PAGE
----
AI engine used by British Army during live-firing drill
Image credit: PA PICTURE DESK
AI has been used by the British Army for the first time during a live-firing drill in Estonia, the Ministry of Defence (MoD) has announced.
The tool was used by soldiers from the 20th Armoured Infantry Brigade during Exercise Spring Storm, as part of Operation Cabrit. Operation Cabrit is an annual Nato exercise which involves British soldiers working in conjunction with French, Danish and Estonian counterparts to tighten Euro-Atlantic security.
During the event, held this year in Estonia, an AI engine was used by soldiers to carry out live-fire drills. The engine can rapidly process data to provide information about the environment and terrain, almost instantly providing useful insights to incorporate into planning.
Major James McEvoy, who used the engine during the event, commented: “This was a fantastic opportunity to use a new and innovative piece of technology in a deployed environment. The kit was shown to outperform our expectations and has clear applications for improving our level of analysis and speed at which we conduct our planning.
“I’m greatly looking forward to further opportunities to work with this. In future, the UK armed forces will increasingly use AI to predict adversaries’ behaviour, perform reconnaissance and relay real-time intelligence from the battlefield.”
According to the MoD, the technology can be used via the cloud or operate in “independent mode” (on the edge).
Major General John Cole, director of information for the British Army, said: “The deployment was a first of its kind for the Army. It built on close collaboration between the MoD and industry partners that developed AI specifically designed for the way the Army is trained to operate.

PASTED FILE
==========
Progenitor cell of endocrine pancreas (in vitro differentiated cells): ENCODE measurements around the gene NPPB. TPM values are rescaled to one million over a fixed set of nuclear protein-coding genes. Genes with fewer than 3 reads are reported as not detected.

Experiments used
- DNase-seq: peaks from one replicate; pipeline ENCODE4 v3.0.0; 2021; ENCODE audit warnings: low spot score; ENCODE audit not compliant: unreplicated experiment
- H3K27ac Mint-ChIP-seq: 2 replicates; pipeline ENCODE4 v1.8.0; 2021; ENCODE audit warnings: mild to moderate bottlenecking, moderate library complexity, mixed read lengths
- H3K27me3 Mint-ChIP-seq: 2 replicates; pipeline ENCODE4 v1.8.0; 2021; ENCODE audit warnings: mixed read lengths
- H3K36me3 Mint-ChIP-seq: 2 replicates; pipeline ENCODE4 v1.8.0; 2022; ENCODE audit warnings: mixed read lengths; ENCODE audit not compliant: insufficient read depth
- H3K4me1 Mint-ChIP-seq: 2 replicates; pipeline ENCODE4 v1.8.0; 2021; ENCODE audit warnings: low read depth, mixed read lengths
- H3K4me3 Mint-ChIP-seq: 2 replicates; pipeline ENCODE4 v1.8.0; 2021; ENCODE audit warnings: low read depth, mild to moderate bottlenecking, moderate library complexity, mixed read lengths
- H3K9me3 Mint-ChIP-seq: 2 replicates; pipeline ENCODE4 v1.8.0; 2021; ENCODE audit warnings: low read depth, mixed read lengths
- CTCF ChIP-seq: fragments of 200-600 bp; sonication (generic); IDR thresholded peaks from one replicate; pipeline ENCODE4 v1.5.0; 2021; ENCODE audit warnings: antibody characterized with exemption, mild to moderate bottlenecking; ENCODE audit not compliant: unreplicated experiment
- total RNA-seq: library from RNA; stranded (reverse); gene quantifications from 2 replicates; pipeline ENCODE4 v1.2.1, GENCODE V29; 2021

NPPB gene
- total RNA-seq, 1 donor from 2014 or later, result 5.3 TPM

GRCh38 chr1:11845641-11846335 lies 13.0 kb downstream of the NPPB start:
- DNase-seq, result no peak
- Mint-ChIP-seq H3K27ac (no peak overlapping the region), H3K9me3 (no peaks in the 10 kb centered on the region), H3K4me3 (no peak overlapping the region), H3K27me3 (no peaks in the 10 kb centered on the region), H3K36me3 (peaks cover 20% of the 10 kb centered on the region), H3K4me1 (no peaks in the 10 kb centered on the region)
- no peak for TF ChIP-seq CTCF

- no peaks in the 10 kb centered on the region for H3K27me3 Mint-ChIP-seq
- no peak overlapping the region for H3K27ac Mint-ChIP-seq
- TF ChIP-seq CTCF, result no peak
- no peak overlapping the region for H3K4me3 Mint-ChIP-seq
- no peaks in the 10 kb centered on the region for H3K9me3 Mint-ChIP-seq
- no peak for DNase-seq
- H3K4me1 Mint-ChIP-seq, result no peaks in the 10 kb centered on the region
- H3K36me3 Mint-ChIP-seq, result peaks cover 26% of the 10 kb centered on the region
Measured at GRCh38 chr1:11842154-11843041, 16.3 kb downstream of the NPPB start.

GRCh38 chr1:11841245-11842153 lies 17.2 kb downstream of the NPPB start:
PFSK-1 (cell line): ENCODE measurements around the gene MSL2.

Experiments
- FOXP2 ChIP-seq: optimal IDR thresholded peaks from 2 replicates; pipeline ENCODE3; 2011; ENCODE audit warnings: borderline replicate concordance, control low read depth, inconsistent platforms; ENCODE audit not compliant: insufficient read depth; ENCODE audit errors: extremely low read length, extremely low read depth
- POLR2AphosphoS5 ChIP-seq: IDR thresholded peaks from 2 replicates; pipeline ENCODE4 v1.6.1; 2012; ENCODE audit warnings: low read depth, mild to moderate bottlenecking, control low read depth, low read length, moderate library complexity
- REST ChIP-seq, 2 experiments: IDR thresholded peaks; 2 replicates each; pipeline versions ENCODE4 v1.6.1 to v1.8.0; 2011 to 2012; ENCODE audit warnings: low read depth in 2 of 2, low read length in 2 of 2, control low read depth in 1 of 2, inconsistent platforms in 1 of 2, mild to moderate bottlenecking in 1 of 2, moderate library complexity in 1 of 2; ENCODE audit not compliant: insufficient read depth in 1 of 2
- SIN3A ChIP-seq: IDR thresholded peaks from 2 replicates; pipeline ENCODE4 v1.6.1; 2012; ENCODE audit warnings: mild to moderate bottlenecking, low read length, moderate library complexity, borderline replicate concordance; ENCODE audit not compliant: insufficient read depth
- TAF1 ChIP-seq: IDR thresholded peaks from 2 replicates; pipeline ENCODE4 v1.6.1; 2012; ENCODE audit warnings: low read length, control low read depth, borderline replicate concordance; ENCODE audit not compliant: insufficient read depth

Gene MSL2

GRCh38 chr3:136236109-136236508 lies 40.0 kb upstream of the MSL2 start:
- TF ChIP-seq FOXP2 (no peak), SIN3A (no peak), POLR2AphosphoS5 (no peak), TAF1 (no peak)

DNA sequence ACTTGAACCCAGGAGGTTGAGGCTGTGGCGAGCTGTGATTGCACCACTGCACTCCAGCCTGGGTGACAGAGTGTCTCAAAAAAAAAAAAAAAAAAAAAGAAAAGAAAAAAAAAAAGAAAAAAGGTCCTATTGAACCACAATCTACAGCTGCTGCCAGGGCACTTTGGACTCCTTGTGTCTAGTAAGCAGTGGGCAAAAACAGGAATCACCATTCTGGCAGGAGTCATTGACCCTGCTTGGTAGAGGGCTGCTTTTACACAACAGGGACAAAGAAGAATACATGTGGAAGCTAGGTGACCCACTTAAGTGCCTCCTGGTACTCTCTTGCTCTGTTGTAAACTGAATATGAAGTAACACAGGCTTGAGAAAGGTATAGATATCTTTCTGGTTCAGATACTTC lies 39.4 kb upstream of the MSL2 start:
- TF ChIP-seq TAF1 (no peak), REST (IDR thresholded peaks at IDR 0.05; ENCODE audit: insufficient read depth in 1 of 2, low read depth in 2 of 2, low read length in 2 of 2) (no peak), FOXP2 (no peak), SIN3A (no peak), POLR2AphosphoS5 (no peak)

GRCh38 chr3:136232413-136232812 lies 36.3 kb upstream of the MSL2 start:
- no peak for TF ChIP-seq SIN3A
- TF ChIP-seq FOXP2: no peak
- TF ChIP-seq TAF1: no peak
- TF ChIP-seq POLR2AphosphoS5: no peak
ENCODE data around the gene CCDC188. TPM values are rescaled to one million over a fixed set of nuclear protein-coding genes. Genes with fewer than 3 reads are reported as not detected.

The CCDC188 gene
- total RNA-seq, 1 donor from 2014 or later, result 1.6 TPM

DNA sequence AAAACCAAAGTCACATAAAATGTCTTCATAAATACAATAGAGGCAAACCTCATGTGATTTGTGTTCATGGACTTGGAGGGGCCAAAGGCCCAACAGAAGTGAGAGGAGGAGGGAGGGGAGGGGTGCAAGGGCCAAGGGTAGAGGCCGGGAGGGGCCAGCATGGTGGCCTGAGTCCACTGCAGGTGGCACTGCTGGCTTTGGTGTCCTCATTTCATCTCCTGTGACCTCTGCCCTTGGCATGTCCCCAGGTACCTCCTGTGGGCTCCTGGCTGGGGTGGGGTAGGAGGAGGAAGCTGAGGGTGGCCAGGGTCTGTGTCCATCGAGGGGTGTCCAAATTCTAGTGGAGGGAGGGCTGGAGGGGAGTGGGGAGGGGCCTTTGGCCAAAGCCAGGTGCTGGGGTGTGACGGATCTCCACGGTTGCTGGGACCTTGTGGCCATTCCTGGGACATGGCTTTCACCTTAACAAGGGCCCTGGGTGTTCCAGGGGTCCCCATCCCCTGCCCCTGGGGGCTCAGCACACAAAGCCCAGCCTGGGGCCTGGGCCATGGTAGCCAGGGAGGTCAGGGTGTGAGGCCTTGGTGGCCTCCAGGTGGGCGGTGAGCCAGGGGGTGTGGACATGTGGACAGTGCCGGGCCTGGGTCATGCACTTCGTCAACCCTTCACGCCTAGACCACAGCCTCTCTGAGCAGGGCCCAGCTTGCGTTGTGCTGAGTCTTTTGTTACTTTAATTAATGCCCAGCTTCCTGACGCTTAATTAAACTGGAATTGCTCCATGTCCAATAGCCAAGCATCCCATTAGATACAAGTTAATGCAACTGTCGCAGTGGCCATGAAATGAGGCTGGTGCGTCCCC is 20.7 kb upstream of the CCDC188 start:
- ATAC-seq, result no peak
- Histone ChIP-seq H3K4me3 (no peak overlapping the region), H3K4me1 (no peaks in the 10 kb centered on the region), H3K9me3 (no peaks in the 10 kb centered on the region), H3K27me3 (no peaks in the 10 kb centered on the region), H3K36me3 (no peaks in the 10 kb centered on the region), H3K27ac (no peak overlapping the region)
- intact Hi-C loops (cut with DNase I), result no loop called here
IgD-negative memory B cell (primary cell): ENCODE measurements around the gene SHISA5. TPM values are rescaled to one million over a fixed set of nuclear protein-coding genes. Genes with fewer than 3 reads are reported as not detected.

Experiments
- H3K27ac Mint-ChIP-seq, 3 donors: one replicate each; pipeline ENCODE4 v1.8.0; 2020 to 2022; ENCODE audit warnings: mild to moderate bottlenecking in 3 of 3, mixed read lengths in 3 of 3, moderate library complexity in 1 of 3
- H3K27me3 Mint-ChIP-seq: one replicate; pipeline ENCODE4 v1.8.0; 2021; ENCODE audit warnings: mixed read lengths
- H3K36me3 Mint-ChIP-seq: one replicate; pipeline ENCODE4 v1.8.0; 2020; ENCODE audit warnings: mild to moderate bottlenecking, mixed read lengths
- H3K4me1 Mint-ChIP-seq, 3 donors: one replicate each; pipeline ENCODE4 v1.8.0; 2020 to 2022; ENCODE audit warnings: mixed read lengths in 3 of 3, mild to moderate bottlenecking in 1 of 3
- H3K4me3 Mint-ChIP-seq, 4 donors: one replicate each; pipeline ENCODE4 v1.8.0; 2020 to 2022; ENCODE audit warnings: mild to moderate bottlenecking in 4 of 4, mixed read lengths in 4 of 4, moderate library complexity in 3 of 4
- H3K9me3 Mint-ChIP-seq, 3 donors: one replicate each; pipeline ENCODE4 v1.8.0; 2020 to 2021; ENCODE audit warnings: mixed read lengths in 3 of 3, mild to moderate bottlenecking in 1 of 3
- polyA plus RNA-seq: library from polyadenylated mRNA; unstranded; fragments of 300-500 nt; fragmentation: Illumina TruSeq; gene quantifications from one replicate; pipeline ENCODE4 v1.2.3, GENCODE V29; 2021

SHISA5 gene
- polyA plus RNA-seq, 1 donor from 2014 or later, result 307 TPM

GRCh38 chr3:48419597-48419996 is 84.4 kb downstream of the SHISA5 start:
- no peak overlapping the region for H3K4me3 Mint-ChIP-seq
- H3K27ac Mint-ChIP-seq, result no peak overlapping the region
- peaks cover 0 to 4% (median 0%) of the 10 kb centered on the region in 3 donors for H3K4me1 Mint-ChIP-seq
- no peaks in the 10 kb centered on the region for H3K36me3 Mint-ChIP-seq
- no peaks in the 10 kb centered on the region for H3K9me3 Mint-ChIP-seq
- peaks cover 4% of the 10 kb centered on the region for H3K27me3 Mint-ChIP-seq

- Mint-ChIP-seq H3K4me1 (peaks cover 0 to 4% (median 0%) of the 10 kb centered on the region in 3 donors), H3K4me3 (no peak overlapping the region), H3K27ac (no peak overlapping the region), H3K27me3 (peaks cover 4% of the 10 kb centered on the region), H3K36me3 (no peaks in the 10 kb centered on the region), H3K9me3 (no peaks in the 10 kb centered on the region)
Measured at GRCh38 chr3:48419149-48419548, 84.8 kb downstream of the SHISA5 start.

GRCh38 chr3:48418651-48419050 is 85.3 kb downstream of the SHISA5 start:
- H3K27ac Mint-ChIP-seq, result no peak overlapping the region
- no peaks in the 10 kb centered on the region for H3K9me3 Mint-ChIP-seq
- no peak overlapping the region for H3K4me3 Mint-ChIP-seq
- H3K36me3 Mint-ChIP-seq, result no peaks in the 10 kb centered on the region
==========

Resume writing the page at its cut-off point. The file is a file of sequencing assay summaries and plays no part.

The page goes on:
“The lessons this has provided are considerable, not just in terms of our support to deployed forces, but more broadly in how we inform defence’s digital transformation agenda and the best practices we must adopt to integrate and exploit leading-edge technologies.”
The MoD plans to invest £6.6bn over the next four years in defence R&D, covering areas including AI, cyber, space and directed energy systems. AI tools have previously been used in British military activities, including in the Future Combat Air System.
While AI tools are already well-established in many armed forces, there is considerable controversy surrounding the automation of lethal weapons systems, which have been dubbed 'killer robots'. In their most extreme form, these weapons systems could lock onto a human target, make a decision about whether they are 'hostile' and fire to kill, entirely without human intervention.
Efforts to introduce an international treaty banning the development and deployment of lethal autonomous weapons systems, similar to those outlawing chemical and biological weapons, have so far been fruitless, in large part due to the refusal of the US and Russia to give up research into these technologies.
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